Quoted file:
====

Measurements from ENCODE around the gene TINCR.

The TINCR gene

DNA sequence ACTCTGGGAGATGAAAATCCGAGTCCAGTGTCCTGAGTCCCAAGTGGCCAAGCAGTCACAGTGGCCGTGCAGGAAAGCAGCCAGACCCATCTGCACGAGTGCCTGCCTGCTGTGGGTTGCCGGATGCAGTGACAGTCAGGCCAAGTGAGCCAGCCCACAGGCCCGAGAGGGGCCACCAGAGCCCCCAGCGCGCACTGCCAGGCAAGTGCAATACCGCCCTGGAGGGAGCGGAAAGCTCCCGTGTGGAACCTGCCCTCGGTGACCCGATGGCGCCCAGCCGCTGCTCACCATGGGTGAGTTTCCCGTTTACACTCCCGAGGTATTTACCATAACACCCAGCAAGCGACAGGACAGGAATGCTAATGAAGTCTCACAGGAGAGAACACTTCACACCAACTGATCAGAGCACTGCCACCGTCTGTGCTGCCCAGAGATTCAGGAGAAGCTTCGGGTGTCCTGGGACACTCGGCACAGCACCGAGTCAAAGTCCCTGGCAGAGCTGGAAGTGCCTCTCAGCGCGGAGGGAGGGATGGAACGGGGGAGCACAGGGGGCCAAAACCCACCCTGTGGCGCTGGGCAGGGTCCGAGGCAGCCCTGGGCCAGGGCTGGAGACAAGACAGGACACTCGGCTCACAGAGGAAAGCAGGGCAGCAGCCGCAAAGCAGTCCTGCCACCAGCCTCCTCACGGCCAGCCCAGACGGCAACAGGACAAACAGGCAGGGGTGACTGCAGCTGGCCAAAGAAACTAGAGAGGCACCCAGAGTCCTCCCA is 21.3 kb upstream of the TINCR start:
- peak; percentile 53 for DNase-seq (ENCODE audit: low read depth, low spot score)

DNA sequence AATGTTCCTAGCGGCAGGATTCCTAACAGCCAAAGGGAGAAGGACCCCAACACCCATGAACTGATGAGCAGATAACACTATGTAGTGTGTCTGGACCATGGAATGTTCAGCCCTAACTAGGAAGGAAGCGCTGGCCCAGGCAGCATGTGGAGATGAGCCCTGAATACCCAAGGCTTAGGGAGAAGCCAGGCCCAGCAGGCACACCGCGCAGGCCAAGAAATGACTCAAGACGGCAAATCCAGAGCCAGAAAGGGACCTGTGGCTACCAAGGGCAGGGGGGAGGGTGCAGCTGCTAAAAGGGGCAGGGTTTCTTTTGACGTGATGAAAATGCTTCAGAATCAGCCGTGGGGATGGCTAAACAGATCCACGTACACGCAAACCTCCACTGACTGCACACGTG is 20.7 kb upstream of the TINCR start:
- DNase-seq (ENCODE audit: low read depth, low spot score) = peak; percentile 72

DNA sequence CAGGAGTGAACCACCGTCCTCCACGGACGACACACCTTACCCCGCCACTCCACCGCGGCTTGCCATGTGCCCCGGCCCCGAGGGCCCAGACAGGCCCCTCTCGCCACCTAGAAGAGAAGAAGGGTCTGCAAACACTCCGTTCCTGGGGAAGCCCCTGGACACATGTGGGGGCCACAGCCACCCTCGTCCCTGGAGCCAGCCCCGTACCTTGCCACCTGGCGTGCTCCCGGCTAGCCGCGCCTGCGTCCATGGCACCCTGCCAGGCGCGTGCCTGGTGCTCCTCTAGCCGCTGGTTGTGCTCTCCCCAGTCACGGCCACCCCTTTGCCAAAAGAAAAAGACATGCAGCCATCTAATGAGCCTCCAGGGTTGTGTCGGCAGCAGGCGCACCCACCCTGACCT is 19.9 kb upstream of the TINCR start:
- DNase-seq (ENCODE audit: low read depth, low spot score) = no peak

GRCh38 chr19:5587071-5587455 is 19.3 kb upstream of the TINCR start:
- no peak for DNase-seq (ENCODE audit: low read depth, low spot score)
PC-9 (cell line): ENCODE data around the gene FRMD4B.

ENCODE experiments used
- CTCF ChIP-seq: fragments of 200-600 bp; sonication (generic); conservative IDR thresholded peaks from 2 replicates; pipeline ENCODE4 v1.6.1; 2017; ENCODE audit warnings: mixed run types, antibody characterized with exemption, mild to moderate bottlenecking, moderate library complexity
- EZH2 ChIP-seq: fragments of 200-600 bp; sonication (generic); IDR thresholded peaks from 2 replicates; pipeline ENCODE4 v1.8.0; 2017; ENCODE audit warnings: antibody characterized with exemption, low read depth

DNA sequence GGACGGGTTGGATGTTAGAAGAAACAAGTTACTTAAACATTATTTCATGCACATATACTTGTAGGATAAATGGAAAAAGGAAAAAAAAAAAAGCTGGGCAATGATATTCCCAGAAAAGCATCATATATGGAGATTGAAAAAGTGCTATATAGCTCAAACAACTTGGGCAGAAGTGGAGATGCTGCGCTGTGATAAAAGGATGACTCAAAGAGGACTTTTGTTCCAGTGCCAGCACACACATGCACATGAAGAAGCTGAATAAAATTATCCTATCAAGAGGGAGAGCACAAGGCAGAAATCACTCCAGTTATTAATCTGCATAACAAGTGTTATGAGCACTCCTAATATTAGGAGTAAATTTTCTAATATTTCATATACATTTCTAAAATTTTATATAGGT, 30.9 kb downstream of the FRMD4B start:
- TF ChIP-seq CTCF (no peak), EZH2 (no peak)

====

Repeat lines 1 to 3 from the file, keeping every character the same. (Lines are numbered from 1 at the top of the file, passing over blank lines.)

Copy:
Measurements from ENCODE around the gene TINCR.

The TINCR gene

DNA sequence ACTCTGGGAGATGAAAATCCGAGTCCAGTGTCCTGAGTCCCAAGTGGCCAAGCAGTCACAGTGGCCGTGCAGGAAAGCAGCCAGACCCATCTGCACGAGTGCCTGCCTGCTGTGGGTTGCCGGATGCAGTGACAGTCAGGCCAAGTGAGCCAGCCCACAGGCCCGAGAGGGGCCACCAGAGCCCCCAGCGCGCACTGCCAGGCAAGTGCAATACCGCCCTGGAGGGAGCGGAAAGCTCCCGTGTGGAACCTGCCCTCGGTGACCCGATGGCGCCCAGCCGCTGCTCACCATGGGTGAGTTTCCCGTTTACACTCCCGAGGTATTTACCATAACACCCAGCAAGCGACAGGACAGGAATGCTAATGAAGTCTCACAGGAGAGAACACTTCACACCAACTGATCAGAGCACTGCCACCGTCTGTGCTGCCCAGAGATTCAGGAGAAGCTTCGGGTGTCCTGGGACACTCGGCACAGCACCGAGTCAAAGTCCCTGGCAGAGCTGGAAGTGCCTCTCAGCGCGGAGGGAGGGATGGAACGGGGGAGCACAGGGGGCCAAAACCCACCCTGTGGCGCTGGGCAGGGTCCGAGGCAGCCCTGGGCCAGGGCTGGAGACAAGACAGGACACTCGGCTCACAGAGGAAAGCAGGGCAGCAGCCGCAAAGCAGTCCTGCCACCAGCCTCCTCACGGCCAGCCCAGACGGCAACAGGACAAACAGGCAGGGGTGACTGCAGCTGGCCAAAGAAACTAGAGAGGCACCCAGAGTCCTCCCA is 21.3 kb upstream of the TINCR start: